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place in it is said to be visited by a thunder-storm every day in the year.

The inhabitants of Chiloe, rather more than forty thousand in number, are, in general, a mixed progeny of Spanish and Indian blood. The ten or eleven thousand of them who bear Indian names, are not distinguishable in features or manners from most of those who boast of Spanish descent. Here the philanthropist enjoys the rare spectacle of an aboriginal uncultivated nation raised to the same level (though an humble one) of civilisation with their European conquerors. They are all Christians, though still retaining, in secret, many barbarous superstitions. Docile, patient, and laborious, they might soon become, under the training of an enlightened government, a valuable population. Speaking of their resemblance to the natives of Tierra del Fuego, Mr Darwin remarks, 'Every thing I have seen convinces me of 'the close connexion of the different tribes, who, nevertheless, 'speak quite distinct languages;'—that is to say, we presume, that they strike the ear as distinctly different;—but the radical differences of languages can only be rationally traced by those who are enabled to compare them analogically, and with reference to their grammatical structure.

The Indians of the mainland further north, belong to that Araucanian nation who have derived so much celebrity from their fierce opposition to the encroachments of the Spaniards. They are still unsubdued; and retain, with their haughty manners, a large tract of the finest country in South America; in which the luxuriant productions of the climate of Chiloe is blended with the serenity of that of Chili. Mr Darwin says of them,—

'These Indians are good-sized men; their cheek-bones are very prominent; and, in general, they resemble the great American family to which they belong; but their physiognomy seemed to me slightly different from that of any other tribe which I had before seen. Their expression is generally grave and even austere, and possesses much character; this may pass either for honest bluntness or fierce determination. The long black hair, the grave and much-lined features, and the dark complexion, called to my mind old portraits of James the First.'—Vol. III., p. 366.

In May 1835, a British frigate, the Challenger, was wrecked at Tucapel, on the Araucanian coast. On that occasion, as Captain Fitzroy (who took a zealous part in aiding the shipwrecked men) relates, the Indians assembled on the shore in great numbers, all on horseback, and assisted in hauling the rafts ashore, or in helping the people to land. 'Even the Indian women rode into the furious surf, and with their lassoes helped

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'very materially; some took the boys up behind their saddles 'and carried them ashore; others fixed their lassoes to the 'rafts.' Captain Seymour, of the Challenger, on receiving a present of a young heifer from the Cacique, expressed his regret that, situated as he then was, he had no equivalent to offer; whereupon the chieftain, with a violent exclamation, indignantly disavowed the intention of accepting any thing from men in distress. The Araucanians are well clad; their ponchos or mantles being made of a dark-blue woollen cloth of their own manufacture. The caciques pride themselves on their silver spurs, the silver bits and head-gear of their horses. The women are ornamented, in the old Peruvian fashion, with beads, golden pins, and large pendent trinkets of brass and gold. Captain Fitzroy saw one so adorned: 'She was a fine-looking young woman, the 'daughter of a cacique, who had accompanied some of her tribe 'to look at the shipwrecked white men. Her horse was a beautiful animal, looking as wild as herself.'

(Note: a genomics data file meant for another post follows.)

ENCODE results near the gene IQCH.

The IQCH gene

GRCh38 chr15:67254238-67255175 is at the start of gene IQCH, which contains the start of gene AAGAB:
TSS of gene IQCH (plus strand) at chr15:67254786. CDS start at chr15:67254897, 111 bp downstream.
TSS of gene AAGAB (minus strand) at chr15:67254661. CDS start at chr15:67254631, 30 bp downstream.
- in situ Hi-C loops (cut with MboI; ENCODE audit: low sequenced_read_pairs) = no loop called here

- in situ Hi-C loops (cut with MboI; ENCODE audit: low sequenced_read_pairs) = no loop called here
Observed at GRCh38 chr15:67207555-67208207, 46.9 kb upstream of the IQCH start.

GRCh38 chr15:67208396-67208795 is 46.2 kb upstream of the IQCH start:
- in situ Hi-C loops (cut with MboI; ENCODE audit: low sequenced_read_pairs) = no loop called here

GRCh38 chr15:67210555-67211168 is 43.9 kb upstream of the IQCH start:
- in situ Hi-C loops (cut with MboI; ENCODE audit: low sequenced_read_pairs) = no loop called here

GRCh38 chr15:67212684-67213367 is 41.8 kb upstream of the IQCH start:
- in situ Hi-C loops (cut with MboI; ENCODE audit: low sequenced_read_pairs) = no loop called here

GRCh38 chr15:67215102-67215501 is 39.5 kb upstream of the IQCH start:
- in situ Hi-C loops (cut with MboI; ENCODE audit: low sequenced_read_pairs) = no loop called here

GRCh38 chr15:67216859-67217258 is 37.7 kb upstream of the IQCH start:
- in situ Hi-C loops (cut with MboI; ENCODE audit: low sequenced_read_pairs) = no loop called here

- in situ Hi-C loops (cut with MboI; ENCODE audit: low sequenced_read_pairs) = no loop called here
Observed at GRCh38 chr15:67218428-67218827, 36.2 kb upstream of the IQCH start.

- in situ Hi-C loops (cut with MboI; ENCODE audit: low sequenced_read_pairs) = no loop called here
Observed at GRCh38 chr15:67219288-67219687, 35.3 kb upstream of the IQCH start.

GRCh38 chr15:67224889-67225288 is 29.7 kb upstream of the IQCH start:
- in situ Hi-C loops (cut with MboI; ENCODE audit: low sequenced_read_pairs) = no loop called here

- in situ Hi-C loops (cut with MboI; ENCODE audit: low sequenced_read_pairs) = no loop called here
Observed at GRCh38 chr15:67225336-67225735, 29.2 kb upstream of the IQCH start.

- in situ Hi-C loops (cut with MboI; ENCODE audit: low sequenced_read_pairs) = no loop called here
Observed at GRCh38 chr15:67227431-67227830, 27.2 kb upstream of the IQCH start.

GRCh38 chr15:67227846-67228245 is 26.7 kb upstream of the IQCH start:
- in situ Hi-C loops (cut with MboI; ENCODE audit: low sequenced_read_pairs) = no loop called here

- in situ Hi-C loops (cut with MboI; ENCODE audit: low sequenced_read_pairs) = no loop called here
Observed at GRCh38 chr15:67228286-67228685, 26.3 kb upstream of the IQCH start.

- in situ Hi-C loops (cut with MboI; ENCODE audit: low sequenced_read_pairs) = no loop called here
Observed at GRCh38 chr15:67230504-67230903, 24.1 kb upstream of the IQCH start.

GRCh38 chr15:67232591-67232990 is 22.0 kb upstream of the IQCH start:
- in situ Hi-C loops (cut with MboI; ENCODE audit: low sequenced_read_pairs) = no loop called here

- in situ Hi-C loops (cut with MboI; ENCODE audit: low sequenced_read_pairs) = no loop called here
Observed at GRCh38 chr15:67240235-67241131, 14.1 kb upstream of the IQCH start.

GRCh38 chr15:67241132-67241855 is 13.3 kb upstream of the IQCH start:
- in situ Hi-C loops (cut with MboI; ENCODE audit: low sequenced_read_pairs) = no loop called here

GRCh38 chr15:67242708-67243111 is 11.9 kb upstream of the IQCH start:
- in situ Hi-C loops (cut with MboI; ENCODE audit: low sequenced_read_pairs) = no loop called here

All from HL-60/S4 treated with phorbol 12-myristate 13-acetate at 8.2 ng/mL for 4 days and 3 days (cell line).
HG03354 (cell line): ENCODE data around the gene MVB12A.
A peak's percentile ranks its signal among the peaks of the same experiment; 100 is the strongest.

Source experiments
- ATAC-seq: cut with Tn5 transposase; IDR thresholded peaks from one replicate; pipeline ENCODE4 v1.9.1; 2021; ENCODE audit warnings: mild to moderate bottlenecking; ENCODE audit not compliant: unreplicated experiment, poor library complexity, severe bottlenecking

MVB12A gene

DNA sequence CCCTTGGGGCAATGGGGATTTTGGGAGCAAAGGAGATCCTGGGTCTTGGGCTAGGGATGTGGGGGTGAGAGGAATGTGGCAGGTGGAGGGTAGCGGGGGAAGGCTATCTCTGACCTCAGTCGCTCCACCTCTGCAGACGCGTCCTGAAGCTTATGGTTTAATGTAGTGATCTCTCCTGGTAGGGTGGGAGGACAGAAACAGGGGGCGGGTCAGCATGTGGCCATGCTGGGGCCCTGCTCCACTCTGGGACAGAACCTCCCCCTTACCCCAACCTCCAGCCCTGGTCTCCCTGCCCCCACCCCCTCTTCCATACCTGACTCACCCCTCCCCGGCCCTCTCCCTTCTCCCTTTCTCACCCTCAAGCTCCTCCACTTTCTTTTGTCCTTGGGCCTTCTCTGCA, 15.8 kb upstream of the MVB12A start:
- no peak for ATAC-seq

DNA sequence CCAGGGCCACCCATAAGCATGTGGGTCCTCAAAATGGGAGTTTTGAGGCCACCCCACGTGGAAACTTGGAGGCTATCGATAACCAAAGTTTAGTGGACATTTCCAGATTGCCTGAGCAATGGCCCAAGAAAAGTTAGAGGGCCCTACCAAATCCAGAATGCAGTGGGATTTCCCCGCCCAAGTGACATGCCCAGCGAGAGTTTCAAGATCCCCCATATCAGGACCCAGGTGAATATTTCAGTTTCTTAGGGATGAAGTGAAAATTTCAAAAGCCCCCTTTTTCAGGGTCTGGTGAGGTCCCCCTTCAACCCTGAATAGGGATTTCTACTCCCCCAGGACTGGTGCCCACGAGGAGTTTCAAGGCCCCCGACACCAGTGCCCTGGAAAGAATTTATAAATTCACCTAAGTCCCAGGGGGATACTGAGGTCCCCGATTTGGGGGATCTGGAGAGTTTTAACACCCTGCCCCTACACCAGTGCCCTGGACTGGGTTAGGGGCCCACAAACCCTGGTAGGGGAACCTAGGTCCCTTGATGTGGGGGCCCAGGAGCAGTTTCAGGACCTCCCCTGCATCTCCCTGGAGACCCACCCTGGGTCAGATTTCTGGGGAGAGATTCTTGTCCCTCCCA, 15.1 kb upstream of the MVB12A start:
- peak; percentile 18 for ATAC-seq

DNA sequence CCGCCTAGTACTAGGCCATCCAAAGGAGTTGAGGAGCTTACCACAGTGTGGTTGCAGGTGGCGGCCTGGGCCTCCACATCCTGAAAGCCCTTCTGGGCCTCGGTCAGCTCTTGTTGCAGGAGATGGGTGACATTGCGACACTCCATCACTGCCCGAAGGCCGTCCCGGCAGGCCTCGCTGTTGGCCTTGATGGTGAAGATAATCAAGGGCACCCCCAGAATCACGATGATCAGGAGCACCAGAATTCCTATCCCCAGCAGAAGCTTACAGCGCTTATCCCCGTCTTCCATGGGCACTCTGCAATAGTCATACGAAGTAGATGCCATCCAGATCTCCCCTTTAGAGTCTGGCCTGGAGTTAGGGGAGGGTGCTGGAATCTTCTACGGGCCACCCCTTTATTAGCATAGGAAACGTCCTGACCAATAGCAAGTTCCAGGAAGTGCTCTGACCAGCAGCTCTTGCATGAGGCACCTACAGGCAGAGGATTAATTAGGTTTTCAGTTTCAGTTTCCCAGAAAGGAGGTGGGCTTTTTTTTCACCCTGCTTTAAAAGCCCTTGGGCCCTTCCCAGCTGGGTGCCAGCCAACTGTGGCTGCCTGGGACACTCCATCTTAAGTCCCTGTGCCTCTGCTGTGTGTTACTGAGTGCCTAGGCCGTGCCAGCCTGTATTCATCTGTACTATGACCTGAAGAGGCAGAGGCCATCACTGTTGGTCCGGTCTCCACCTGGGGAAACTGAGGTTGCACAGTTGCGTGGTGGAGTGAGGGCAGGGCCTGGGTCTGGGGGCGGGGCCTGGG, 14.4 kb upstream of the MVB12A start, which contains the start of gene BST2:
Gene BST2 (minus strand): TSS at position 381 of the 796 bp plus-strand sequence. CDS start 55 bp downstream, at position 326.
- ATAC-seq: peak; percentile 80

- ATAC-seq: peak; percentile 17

We need not devote any of our space to the details of the survey of the coasts of Chili; but after what we have said of the opposite shores, it is incumbent on us to point out where the western coast of South American affords indications that the continent has, within a recent geological period, risen from the ocean. Mr Darwin, whose faculty of generalization is certainly of no ordinary vigour, has here very happily seized the circumstances of superficial configuration, which tend to confirm his theory of elevation. The Cordillera of the Andes marks the position of that great fissure in the crust of the earth through which the rocks of igneous formation have been thrown up. The general increase of that mountain mass towards the tropic, commensurate with the augmented subterranean forces, is also proportionate to the increased breadth of the continent raised by the latter. But the raising of the land, as Mr Darwin observes, has been gradual. Tierra del Fuego is a mountain land, partially submerged, intersected by great straits, and exposing, on the south and west particularly, a multitude of pinnacles which figure as islands. A little to the north, Otway Water is an example of interrupted communication, and of a strait recently converted into a lake by a rising of the land. Further on, the Patagonian plains have been all covered by the sea; and, at a later period, have been divided by straits from east to west, like Tierra del Fuego. On the western side of the Cordillera, the islands, from the strait of Magalhaens to Chiloe, differ from those on the western side of Tierra del Fuego, in having risen so much as to convert all but the deepest channels into dry land; thereby enlarging and simplifying (as we may ex-